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Stupid Is as Stupid Does

In the summer of 1994, the world was introduced to Forrest Gump. This unlikely hero played by Tom Hanks follows the advice and wisdom of his mother throughout this film. Expressions known as Gump-isms simplify life similar to the parables of Jesus. While sitting on a bench waiting for his bus to arrive, Forrest says “life is like a box of chocolates, you never know what you’re going to get.” Or while addressing his drill sergeant, Gump replies “stupid is as stupid does sir.”

He who heeds instruction and correction is [not only himself] in the way of life [but also] is a way of life for others. And he who neglects or refuses reproof [not only himself] goes astray [but also] causes to err and is a path toward ruin for others, Proverbs 10:17.

While Forrest is credited for coining this phrase, a biblical author hints about this in the book of Proverbs. Stupid is used 36 times in the Bible. Several of these are written by King Solomon who is trying the pass on his wisdom to his children. In the passage above, Solomon compares stupidity with stubbornness. If someone is trying to help you by revealing an error, flaw or imperfection, it’s in your best interest to listen and adjust what you’re doing wrong.

Whoever loves instruction and correction loves knowledge, but he who hates reproof is like a brute beast, stupid and indiscriminating, Proverbs 12:1.

Unfortunately, if the timing of a correction, rebuke or reproof catches you off guard, a defensive spirit may cause you to disregard this information. Using the modern saying “Doing the same thing over and over again and expecting different outcome” is the epitome of stupid. Unless individuals develop a teachable spirit, stupidity becomes a self fulfilled prophecy by not learning from past mistakes. May this blog help you to break free from a stubborn spirit.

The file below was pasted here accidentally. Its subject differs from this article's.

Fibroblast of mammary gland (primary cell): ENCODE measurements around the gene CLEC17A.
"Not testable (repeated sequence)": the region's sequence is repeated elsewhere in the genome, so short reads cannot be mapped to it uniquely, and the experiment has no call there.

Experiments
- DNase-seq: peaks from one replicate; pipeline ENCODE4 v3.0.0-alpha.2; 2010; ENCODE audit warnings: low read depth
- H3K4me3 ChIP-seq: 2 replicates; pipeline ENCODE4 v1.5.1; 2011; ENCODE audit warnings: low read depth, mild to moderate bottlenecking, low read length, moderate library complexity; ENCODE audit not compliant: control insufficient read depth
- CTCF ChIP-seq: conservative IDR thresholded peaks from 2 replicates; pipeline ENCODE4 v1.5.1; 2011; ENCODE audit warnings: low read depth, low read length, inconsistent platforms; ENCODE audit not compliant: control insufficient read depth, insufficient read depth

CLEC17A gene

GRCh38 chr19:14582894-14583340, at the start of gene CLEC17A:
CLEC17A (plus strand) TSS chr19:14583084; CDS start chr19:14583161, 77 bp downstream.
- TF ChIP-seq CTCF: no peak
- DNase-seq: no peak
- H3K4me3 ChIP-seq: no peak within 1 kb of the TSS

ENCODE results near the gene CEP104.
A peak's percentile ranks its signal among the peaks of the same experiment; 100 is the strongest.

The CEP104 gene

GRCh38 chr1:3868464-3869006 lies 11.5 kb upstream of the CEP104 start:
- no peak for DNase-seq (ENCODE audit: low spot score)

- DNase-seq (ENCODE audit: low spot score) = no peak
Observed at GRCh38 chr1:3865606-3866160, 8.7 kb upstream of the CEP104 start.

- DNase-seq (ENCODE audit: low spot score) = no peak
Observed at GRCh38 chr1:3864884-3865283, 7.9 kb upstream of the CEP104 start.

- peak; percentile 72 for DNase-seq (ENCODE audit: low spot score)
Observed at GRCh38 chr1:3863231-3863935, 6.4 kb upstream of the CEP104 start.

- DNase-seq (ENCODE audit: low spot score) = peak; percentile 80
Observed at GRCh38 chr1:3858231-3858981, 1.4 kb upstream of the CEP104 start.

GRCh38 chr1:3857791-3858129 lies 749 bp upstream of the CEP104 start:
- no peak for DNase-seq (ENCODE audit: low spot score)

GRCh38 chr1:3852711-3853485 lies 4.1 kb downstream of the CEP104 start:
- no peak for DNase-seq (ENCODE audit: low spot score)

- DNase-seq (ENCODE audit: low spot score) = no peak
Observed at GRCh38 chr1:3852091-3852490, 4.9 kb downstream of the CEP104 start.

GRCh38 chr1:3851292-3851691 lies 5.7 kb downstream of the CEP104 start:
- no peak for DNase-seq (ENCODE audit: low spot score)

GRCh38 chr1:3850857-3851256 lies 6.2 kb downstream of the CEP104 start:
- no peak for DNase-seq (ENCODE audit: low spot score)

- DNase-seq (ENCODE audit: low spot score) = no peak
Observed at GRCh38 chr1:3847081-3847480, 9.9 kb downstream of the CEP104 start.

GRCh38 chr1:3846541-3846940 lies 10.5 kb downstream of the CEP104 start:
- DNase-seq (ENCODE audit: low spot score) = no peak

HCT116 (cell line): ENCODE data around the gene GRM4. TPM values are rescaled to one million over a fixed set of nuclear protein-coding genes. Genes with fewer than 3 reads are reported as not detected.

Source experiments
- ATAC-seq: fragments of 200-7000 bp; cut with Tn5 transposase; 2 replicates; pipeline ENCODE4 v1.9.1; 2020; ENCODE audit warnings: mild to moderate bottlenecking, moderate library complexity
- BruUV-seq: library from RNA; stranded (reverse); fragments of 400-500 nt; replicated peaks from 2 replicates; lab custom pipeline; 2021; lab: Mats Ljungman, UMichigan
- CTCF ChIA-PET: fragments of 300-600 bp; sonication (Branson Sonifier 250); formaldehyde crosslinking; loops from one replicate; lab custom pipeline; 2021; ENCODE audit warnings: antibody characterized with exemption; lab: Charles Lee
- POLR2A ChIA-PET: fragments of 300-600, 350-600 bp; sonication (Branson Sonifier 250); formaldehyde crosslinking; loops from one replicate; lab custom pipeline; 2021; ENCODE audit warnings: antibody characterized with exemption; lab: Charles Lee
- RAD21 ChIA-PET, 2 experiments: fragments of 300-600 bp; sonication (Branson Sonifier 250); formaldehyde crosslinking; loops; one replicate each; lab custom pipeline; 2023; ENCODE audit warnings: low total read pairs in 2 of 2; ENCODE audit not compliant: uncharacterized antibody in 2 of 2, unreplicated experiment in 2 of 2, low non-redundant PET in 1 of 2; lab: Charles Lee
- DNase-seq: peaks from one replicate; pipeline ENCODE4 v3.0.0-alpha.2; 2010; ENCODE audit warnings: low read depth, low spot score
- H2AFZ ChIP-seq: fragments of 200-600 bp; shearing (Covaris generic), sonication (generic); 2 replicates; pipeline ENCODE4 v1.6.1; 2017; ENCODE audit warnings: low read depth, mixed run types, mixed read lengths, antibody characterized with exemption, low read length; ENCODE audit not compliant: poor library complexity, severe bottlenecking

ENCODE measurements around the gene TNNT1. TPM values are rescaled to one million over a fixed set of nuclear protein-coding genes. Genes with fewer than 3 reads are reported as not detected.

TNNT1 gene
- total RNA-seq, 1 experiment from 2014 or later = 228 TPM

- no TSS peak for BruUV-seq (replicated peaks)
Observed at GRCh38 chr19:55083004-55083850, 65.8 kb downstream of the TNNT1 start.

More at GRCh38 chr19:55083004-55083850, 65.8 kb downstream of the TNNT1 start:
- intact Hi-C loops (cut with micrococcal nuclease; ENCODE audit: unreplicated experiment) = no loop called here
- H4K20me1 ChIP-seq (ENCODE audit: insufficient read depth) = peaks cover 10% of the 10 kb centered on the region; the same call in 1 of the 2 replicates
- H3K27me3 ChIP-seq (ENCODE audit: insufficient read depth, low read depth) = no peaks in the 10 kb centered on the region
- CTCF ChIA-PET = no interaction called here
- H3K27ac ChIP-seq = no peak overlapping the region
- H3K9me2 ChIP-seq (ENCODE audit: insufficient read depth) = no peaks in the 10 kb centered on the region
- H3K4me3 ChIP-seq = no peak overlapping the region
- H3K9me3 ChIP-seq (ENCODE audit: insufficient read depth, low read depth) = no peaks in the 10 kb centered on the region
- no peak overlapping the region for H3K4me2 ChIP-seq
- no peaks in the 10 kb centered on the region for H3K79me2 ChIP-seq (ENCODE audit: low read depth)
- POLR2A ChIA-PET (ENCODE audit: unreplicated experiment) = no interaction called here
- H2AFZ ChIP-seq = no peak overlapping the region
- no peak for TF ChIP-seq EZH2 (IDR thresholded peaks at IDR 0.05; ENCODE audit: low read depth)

by Jay Mankus

So That’s Where It Comes From

Adults have different styles of communication, producing a wide range of reactions, even within their own children.  The authoritarian will claim, “this is the way its always been so there is no highway option.”  Meanwhile the laissez faire, who are often soft spoken will allow flexibility, offering little resistance to correction.  This broad spectrum of coaching, parenting  and or teaching leaves a gap, with many blanks to fill in between to properly convey crucial information.

As I child, I remember hearing daily pleas such as “wash your hands, brush your teeth and think before you speak.”  Maybe I was naive, but I never questioned or wondered why these things were so important.  I simply assumed by father knew best so I tried my best to follow directions.  While reading the Old Testament last week, I stumbled upon the source of my dad’s first command, Leviticus 15:11.

Before the invention of microscopes, God understood how germs spread.  Thus, to combat this concern, the Lord told Moses to tell the Israelites to wash their hands after going to the bathroom or before eating.  Although Obsessive Compulsive Disorder has influenced many to go to extremes, washing your hands is a simple way to remain healthy.  As Paul Harvey says in his famous radio deliveries, “Now you know, the rest of the story!”

What commands do you recall from your childhood?

by Jay Mankus

 

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